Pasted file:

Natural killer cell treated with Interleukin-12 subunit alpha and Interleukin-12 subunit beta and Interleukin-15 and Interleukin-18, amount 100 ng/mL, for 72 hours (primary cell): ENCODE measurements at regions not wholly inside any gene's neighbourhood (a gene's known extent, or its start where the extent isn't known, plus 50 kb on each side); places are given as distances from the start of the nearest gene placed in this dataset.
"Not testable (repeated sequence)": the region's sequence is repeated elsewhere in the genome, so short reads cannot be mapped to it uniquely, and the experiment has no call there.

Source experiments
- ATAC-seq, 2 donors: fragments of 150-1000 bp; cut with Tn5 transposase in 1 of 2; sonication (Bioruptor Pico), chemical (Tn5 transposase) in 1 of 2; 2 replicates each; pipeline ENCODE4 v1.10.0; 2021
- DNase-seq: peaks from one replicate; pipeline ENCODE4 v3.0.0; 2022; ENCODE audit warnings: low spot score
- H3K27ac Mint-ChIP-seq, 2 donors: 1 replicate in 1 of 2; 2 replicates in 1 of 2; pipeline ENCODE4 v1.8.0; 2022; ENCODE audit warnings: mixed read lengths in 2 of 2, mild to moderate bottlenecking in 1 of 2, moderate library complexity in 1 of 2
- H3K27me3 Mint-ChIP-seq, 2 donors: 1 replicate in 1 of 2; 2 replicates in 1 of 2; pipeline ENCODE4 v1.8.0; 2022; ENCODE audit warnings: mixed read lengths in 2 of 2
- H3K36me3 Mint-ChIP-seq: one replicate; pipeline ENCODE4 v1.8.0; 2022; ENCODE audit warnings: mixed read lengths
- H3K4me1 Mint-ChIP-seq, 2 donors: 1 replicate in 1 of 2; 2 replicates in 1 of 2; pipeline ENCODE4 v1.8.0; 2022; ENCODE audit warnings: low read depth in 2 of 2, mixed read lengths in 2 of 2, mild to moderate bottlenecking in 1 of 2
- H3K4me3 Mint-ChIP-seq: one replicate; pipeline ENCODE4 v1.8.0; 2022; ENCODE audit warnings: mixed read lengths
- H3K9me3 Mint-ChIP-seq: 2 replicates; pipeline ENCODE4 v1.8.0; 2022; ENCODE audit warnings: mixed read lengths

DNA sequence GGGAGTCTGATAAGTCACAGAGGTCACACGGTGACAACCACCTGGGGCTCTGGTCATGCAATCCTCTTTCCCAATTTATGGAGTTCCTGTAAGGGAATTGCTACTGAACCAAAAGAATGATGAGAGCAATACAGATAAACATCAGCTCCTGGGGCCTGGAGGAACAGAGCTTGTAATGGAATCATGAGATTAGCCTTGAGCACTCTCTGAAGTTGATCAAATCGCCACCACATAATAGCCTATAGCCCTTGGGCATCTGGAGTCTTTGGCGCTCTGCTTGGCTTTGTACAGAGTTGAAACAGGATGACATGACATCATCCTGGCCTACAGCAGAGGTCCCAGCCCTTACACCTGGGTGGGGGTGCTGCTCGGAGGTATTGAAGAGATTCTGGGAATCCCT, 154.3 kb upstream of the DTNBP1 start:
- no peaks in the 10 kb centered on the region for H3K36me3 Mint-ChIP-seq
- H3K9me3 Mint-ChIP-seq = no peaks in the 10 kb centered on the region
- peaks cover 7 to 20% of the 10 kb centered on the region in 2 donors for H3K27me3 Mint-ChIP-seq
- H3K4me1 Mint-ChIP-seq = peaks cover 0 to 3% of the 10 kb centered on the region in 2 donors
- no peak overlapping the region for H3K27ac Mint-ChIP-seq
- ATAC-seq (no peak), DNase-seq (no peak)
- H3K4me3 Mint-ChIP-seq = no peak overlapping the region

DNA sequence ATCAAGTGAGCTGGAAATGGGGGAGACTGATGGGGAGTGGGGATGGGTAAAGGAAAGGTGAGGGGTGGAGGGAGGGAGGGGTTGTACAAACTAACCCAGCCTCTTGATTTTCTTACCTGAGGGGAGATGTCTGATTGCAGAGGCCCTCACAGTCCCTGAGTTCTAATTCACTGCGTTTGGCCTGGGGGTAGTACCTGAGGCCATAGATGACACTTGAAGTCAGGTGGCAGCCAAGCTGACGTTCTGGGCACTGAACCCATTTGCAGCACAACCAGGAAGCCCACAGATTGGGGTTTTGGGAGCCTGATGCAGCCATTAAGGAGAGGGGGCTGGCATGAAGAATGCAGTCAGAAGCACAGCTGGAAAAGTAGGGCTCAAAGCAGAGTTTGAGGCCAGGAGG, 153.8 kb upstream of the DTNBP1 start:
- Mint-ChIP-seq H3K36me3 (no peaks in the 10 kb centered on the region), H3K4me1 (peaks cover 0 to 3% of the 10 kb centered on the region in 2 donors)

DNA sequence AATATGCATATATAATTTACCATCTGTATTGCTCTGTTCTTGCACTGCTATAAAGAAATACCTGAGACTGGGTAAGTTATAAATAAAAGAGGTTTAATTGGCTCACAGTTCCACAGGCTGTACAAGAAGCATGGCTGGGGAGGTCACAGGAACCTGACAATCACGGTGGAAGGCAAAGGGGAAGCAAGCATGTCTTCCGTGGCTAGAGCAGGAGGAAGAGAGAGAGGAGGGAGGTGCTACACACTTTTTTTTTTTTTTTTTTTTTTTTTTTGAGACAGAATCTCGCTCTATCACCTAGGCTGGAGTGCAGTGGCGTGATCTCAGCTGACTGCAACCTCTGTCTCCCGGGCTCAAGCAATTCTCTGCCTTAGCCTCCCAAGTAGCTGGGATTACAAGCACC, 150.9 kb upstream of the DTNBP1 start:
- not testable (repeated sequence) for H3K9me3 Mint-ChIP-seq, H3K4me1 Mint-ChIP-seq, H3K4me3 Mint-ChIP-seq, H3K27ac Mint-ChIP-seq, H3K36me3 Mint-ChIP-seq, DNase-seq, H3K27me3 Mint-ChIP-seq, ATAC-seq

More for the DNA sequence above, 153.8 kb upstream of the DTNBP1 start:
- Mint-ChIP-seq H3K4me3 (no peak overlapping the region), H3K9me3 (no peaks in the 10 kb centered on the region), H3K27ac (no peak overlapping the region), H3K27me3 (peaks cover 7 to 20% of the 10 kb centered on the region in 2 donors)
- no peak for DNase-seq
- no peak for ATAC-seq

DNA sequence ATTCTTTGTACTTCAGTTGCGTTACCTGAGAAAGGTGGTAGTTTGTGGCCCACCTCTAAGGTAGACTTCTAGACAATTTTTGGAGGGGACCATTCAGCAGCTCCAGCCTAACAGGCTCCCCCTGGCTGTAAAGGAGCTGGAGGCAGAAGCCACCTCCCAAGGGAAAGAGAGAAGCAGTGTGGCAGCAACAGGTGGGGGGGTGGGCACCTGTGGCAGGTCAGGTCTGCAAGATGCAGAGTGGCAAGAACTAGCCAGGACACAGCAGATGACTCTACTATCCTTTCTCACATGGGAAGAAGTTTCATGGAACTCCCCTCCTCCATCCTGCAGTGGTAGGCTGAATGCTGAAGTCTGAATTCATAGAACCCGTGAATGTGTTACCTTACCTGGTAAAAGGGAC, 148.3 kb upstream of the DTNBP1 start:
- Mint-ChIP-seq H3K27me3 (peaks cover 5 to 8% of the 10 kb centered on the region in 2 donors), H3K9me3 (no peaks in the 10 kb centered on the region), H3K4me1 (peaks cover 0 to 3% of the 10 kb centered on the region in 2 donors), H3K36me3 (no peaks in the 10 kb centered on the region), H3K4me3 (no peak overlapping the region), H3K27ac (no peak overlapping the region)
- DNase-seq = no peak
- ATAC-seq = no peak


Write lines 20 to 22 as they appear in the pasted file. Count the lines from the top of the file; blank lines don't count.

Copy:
DNA sequence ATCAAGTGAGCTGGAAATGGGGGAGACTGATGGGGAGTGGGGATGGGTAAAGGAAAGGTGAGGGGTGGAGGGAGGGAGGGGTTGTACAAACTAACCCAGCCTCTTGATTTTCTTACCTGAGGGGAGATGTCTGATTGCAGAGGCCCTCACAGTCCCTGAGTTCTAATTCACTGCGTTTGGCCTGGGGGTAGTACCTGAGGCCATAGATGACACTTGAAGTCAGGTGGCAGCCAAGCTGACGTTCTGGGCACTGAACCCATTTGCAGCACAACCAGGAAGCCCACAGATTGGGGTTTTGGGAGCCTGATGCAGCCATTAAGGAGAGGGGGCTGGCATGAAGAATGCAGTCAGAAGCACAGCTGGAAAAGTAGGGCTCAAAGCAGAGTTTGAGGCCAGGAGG, 153.8 kb upstream of the DTNBP1 start:
- Mint-ChIP-seq H3K36me3 (no peaks in the 10 kb centered on the region), H3K4me1 (peaks cover 0 to 3% of the 10 kb centered on the region in 2 donors)

DNA sequence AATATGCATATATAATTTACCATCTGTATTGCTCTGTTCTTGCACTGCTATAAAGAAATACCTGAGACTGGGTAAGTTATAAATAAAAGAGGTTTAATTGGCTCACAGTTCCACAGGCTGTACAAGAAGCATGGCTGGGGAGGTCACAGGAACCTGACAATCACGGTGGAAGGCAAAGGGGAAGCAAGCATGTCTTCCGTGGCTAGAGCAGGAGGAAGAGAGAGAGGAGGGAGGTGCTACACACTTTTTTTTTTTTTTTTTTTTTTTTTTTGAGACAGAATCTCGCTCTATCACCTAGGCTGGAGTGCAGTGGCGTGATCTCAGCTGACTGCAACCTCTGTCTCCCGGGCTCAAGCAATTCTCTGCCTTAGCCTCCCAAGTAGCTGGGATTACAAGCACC, 150.9 kb upstream of the DTNBP1 start: